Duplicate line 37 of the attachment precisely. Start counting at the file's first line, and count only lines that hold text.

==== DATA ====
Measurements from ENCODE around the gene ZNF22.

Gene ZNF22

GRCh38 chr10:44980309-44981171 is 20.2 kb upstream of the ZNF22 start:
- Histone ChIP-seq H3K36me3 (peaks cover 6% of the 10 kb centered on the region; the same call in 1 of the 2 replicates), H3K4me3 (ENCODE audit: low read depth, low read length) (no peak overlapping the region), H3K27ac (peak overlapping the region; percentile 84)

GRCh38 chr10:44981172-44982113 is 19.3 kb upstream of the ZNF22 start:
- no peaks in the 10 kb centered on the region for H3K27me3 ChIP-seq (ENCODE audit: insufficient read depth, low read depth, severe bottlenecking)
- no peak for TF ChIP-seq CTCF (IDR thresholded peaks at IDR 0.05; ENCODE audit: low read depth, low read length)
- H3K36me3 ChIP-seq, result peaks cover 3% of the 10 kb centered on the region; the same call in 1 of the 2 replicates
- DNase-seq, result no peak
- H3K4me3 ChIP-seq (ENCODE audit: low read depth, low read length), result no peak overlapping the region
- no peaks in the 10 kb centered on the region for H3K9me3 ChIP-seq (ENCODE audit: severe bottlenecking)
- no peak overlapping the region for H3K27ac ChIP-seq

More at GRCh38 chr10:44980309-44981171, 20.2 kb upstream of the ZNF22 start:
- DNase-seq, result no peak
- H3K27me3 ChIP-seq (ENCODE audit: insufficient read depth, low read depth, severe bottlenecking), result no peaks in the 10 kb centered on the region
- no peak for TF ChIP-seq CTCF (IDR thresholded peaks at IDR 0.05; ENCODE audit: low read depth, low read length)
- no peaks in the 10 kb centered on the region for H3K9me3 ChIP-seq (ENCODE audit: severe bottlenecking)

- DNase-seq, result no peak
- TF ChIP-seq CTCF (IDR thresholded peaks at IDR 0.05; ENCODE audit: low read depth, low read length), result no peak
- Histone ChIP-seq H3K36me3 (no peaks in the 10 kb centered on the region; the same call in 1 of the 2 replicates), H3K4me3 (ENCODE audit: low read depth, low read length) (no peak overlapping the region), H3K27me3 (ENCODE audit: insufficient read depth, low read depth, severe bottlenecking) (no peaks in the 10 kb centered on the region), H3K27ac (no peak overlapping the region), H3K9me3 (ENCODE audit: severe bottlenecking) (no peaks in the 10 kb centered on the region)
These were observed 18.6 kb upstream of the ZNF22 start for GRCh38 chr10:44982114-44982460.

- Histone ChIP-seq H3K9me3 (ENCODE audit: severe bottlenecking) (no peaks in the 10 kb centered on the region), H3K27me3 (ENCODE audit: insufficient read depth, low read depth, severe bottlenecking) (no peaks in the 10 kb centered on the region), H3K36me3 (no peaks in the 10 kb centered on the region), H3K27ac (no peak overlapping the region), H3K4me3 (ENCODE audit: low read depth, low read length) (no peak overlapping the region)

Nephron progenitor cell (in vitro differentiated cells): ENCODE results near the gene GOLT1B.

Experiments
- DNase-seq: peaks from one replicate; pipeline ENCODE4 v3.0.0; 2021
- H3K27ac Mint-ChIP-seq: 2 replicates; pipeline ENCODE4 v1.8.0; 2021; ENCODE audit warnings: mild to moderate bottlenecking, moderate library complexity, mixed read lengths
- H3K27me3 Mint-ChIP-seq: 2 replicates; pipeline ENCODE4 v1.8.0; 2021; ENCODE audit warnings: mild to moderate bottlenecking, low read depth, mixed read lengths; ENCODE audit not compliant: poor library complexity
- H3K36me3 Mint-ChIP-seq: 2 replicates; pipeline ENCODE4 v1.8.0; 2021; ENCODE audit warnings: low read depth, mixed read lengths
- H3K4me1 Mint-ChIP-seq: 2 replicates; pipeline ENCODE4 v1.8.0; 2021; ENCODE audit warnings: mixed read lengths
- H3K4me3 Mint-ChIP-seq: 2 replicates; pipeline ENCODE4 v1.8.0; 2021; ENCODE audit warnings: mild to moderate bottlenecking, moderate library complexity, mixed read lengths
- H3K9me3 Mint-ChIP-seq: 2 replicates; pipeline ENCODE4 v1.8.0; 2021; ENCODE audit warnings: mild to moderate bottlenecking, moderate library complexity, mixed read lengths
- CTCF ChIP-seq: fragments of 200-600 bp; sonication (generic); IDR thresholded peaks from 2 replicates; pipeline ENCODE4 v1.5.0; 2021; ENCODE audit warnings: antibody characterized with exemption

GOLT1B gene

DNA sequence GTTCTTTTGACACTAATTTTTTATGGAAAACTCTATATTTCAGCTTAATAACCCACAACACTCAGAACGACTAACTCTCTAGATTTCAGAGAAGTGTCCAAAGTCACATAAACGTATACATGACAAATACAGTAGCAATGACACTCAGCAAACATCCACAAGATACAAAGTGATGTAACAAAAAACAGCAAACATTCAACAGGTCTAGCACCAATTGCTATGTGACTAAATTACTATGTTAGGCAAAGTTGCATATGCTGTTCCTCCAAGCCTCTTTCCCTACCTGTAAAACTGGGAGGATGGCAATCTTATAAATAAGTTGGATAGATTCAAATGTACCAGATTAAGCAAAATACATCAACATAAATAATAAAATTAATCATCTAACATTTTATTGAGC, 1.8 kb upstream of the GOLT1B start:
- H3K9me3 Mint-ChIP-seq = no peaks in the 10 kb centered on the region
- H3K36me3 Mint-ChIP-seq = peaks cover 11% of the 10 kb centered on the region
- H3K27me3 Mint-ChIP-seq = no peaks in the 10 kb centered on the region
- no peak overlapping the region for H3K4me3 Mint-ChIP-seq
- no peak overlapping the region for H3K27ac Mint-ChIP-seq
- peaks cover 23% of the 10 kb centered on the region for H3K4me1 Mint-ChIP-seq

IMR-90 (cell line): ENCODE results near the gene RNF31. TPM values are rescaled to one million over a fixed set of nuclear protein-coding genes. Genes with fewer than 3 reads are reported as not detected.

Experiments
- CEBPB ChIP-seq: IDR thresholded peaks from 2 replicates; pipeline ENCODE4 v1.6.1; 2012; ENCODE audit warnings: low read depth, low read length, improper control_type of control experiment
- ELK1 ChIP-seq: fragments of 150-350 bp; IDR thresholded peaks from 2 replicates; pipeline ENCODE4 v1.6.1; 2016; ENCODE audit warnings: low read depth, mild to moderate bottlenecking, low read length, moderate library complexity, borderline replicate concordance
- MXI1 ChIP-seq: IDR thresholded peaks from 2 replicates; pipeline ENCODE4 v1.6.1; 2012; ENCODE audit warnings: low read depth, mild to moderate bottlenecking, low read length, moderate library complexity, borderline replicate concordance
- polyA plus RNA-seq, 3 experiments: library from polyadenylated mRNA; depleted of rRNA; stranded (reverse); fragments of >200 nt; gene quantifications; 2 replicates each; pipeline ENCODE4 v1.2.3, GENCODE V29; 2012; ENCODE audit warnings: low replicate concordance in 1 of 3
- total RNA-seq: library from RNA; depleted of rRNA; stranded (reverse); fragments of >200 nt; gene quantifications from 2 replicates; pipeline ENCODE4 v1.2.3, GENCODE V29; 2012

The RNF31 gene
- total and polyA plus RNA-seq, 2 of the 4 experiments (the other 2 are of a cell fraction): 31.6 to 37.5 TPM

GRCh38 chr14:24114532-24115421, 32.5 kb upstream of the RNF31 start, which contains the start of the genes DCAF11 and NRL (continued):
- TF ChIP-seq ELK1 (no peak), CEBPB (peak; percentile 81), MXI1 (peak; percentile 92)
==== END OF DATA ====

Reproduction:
- H3K27me3 Mint-ChIP-seq = no peaks in the 10 kb centered on the region